Loading ...
Sorry, an error occurred while loading the content.
 

[TIMELINE] Relocation of San Francisco's Chinatown

Expand Messages
  • madchinaman
    Relocation of Chinatown by Gladys Hansen Curator, Museum of the City of San Francisco http://www.sfmuseum.org/chin/relocate.html After the 1906 earthquake and
    Message 1 of 1 , Apr 24, 2006
      Relocation of Chinatown
      by Gladys Hansen
      Curator, Museum of the City of San Francisco
      http://www.sfmuseum.org/chin/relocate.html


      After the 1906 earthquake and fire, the General Relief Committee
      proposal to gather all Chinese in the temporary camp at the Presidio
      was quickly adopted on April 26, and a committee comprised of
      Abraham "Abe" Ruef; James D. Phelan; Jeremiah Deneen; Dr. James W.
      Ward, president of the Health Commission, and Methodist minister Dr.
      Thomas Filben, chairman, was appointed to take charge of the
      question of the permanent location of the Chinese quarter.
      Chinatown then, as today, occupied some of the most valuable real
      estate in San Francisco, with its sixteen-square-blocks set between
      Nob Hill and the financial center of the West.

      From a strictly political standpoint this was a remarkable committee
      because Abe Ruef and James D. Phelan were arch-enemies. Ex-Mayor
      Phelan had helped spark the graft investigation which would
      ultimately led to Ruef serving time at San Quentin State Prison.
      Ruef was the undisputed "boss" of California, and served as the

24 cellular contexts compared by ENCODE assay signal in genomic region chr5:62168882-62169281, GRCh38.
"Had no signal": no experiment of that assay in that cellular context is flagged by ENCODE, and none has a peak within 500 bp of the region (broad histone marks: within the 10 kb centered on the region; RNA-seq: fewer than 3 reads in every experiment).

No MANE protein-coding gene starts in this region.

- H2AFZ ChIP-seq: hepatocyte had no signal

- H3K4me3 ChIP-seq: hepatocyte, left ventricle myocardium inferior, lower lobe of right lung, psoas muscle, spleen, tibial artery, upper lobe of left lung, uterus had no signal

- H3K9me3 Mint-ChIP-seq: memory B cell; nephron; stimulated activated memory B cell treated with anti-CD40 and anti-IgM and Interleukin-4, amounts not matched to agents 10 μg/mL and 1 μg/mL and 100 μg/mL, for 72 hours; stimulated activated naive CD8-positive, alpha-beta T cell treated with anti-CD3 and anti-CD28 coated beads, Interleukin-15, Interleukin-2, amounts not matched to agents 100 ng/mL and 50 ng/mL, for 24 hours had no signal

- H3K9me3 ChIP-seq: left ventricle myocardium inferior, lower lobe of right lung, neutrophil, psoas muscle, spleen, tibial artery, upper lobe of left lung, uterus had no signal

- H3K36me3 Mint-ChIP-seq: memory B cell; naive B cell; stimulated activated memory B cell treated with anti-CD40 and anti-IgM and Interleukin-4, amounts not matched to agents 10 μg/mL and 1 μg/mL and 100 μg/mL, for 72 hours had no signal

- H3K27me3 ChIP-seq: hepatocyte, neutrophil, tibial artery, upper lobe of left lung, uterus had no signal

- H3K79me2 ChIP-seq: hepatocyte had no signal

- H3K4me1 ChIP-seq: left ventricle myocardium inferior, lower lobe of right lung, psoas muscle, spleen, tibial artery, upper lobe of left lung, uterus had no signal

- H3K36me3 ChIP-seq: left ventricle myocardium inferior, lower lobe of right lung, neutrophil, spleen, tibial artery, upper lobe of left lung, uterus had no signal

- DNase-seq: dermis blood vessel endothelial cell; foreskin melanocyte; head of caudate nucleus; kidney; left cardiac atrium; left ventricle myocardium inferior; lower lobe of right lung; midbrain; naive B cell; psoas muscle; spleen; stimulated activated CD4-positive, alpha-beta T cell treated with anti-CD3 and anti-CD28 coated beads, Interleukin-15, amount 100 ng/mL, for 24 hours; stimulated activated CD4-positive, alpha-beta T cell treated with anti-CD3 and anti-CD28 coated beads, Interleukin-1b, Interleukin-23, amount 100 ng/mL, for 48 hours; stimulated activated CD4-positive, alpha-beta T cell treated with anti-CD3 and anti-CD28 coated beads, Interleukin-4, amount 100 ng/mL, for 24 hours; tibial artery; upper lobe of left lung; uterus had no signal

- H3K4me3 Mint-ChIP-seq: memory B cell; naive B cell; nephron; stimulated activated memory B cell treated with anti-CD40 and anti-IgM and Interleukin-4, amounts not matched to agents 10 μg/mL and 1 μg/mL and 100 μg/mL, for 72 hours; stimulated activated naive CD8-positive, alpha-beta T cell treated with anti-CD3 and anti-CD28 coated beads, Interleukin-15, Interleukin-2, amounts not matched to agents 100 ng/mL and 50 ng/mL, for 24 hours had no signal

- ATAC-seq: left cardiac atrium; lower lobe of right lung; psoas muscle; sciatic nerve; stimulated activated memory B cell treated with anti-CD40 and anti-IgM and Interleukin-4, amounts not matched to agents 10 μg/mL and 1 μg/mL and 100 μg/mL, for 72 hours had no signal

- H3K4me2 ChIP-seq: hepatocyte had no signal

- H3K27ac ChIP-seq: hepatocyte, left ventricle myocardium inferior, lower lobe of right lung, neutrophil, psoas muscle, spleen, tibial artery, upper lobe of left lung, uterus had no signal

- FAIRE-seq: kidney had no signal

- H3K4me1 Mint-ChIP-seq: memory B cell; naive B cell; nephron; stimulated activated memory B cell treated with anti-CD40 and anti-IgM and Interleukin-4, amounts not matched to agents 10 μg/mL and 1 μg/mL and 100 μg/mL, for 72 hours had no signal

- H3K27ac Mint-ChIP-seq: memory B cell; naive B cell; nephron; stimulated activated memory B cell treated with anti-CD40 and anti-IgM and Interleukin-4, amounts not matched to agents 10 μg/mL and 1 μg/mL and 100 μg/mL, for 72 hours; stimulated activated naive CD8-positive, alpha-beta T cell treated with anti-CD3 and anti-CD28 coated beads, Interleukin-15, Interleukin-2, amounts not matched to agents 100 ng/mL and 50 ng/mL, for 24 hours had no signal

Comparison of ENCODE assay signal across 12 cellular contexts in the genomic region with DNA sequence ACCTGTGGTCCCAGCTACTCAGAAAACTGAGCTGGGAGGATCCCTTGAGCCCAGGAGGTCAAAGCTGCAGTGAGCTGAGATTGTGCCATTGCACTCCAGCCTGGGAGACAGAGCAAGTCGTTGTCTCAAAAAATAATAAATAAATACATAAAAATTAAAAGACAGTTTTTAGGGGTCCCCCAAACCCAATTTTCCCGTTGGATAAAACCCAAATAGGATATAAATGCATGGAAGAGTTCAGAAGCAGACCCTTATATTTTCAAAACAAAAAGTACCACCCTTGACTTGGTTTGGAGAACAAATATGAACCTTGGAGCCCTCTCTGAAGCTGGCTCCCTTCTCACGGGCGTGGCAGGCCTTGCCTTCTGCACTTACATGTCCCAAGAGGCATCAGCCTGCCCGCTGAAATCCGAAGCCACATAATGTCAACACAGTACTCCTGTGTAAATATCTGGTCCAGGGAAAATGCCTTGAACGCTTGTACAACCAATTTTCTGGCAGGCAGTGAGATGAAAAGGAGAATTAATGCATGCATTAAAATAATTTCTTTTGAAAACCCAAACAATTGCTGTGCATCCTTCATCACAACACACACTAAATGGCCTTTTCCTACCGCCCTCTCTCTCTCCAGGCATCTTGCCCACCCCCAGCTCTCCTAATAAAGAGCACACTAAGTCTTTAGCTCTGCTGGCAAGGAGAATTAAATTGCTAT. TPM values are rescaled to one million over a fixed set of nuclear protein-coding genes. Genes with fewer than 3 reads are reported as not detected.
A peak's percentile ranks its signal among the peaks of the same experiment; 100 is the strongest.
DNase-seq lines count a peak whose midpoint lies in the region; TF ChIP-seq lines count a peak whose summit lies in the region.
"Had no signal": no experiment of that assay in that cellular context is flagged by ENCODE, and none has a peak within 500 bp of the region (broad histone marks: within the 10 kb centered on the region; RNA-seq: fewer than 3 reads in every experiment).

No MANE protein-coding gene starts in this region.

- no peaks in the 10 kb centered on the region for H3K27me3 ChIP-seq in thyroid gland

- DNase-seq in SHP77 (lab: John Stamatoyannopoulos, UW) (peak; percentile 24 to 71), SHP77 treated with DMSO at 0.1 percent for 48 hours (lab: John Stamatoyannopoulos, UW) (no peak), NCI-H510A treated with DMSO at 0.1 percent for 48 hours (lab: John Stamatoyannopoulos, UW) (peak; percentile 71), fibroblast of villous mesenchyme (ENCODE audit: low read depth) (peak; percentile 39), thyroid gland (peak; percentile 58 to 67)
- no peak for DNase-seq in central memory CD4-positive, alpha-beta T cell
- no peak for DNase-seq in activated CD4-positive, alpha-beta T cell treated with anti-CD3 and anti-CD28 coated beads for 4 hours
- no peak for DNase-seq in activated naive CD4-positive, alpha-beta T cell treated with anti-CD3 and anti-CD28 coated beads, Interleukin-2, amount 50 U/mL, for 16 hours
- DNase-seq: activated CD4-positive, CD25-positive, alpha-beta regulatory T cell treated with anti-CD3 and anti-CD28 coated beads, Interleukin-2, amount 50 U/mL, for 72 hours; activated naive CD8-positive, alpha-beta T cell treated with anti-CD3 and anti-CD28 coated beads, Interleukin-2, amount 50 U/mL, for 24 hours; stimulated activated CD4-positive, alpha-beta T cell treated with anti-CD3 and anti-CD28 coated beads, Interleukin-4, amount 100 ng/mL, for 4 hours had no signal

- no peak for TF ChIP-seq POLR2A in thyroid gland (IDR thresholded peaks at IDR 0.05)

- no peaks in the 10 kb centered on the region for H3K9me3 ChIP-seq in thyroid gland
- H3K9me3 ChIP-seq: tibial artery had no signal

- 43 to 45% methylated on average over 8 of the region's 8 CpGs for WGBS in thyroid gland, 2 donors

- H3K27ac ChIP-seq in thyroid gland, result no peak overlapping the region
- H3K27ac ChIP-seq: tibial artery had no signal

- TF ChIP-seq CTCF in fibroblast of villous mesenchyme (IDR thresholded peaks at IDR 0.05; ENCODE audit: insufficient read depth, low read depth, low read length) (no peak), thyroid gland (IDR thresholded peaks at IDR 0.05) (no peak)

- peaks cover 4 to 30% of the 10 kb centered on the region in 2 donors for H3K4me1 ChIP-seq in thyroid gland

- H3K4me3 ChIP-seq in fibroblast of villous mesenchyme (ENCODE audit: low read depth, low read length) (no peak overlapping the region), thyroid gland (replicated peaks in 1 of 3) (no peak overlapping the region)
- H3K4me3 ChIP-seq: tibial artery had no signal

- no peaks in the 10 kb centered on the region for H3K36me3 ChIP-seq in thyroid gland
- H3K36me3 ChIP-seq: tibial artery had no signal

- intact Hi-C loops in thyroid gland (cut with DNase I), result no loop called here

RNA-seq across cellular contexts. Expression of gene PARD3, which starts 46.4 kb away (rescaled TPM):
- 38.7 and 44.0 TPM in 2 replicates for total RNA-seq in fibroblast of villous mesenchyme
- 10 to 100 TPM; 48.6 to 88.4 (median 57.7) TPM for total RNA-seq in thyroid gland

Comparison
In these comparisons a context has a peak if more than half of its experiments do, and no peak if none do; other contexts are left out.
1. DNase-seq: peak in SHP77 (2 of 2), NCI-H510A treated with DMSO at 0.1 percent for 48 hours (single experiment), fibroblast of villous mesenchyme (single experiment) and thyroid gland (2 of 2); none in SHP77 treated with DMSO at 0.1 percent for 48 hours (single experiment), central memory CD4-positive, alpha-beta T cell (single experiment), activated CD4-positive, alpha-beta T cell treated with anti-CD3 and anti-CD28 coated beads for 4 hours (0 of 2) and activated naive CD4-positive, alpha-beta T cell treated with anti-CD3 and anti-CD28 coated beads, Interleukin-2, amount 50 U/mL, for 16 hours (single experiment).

Southern Pacific Railway's political point man in San Francisco.

      Their common ground was abiding racism and hatred for the Chinese.
      It is remarkable to think that within six days of the Great Fire,
      this committee was appointed and had adopted a plan to move
      Chinatown to Hunters Point. The idea was not new. Industrialist John
      Partridge proposed an "Oriental City" at Hunters Point before the
      earthquake, and it had the support of Mayor Schmitz. Telegrams sent
      by the War Department to General Funston, and the pending arrival of
      the Chinese consul-general from Washington, may have also been
      deciding factors in the quick establishment of a committee
      to "assist" the Chinese.

      The Committee on the Location of Chinatown began, with the help of
      General Funston, to concentrate the few Chinese left in San
      Francisco in preparation of moving them to Hunters Point. But more
      politically astute members of the committee were concerned that San
      Francisco, ridding itself of the Chinese, would also lose its
      lucrative Oriental trade.

      With virtually all of Chinatown destroyed, most of its inhabitants
      fled to Oakland, other cities in the East Bay, or huddled in the
      refugee camp at the west end of the Presidio. There were 500
      refugees in that encampment as of April 26. Initial attempts by the
      committee to concentrate Chinese refugees at the Presidio Golf Links
      met with immediate resistance, and the army summarily moved them to
      Fort Point on April 27.

      But the committee apparently did not anticipate stiff resistance
      from the government of China. Chow-Tszchi, first secretary of the
      Chinese Legation at Washington arrived in Oakland within a few days
      of the earthquake and met with Chung Pao Hsi, China's consul-general
      in San Francisco. They, in turn, met with Governor Pardee in
      Oakland, and told him of the Empress-Dowager's displeasure with the
      plan, and that the government of China would rebuild its San
      Francisco consulate in the heart of old Chinatown.

      Stiff resistance from the government of China, and the fear of
      losing trade with the Orient, ended this relocation scheme, and
      rebuilding of Chinatown soon began.
    Your message has been successfully submitted and would be delivered to recipients shortly.